* The increase in land values towards the centre is far steeper than the map suggests, because the centre is much more densely built up than the suburbs. It's easily a ratio of a hundred-to-one between the centre and the outer fringe.

Thursday, 17 April 2014

Movie Review: Frozen

For many years, Disney animation was in a bit of a bleak place, producing lots of not-too-great movies, while hiring Pixar to make terrific movies that appealed to both kids and adults. Then Disney bought Pixar from Steve Jobs and Disney put John Lasseter, the chief creative in charge of creative decisions at Disney. And since, then, we've seen a revitalisation of Disney's animation with films like Princess and the Frog and Wreck-It Ralph and now Frozen.

Despite Lasseter taking over at Disney, Frozen is much more of what I consider a Disney movie than a Pixar movie. It's a fairy tale with princesses and castles and magic and songs. It follows the line of films like Cinderella, Beauty and the Beast and Enchanted.

So, this review probably isn't so much for you as for your daughters or nieces, who will absolutely love this movie. It's beautifully made, has a good story, good characters, and has an infectious set of songs that you can't get our of your head.

It's currently out on DVD and Blu-Ray and I suggest that if you're buying it for your kids because they won't watch it once.

Interesting Article About San Francisco, Tech Startups and Rampant NIMBYism

The interesting thing that affects all cities in this piece is about how people are getting married later, which means they stay in cities longer, which hadn't occurred to me before.

But reading this, I can't help but think that tech companies will start finding somewhere else to base themselves soon.

How Burrowing Owls Lead To Vomiting Anarchists (Or SF’s Housing Crisis Explained)

[Heathrow expansion] Yes, but that's not really a "cost", is it?

From This Is Money:

Failing to build a third runway at Heathrow will add £300 to the cost of an average return fare from the airport by 2030, according to a new study.

The report by consultancy Frontier Economics, commissioned by Heathrow, said there was no doubt the South East needed new airports.

And it warned costs would soar at Heathrow if no new runway was built, with demand for flights significantly outweighing supply...

The study also estimates that passengers are paying an extra £95 at present at Heathrow than they would if it had another runway.


Yes, let's assume that because demand has increased but supply is constrained, the amount which airlines can charge for tickets is £95 higher than it would be if there were more supply (more runways).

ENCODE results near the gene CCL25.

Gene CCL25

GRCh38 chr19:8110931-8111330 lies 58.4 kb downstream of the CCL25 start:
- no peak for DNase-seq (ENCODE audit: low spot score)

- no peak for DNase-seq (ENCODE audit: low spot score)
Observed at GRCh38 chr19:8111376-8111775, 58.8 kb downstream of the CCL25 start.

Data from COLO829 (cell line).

That's clearly a "cost" from the passenger's point of view.

But the total real "costs" to the airlines and airports are entirely unaffected by demand, their fixed overheads are unaffected and the per-plane cost (fuel, staffing) is also entirely unaffected.

So what this means is that airlines are making a £95 per passenger super-profit (also known as "rent").

It's the same when demand suddenly falls (post 9/11, for example) or when flights are halted because of bad weather or Icelandic volcanoes. The air travel industry's costs were largely unaffected but income fell, so they made losses.

The bitter irony here is that the NIMBYs and anti-expansion campaigners are doing whoever owns the scarce landing slots a huge favour.

Multiply that £95 by 95,000 passengers per day (half of arrivals+departures) times 363 days a year, that's a cool £3 billion extra rental-monopoly-artificial scarcity income.

Further irony is that Air Passenger Duty raises about £3 billion a year, so all the government is doing is clawing back the rental income (in a very crude and inefficient fashion). This duty is, from the point of view of the airlines a real cash "cost", but does not add much to ticket prices.

Movie Review: The Raid and The Raid 2

Martial arts films generally don't interest me, but I heard so much buzz about The Raid that I gave it a go. And for £4 to own on Blinkbox, it seemed worth a punt.

The story is about a team of police going into a tower block that is owned by a criminal kingpin that also houses all his criminals (mostly drugs). The job of the team of police is to get to the top of the building and get the kingpin. Along the way, they have to fight all his mooks that are there to protect him. There is some story and revelations along the way and it holds together, but fundamentally, it's a martial arts movie. What sets it apart from many other movies is that it's faster, more highly choreographed than most of these movies, and also full of imaginative scenes.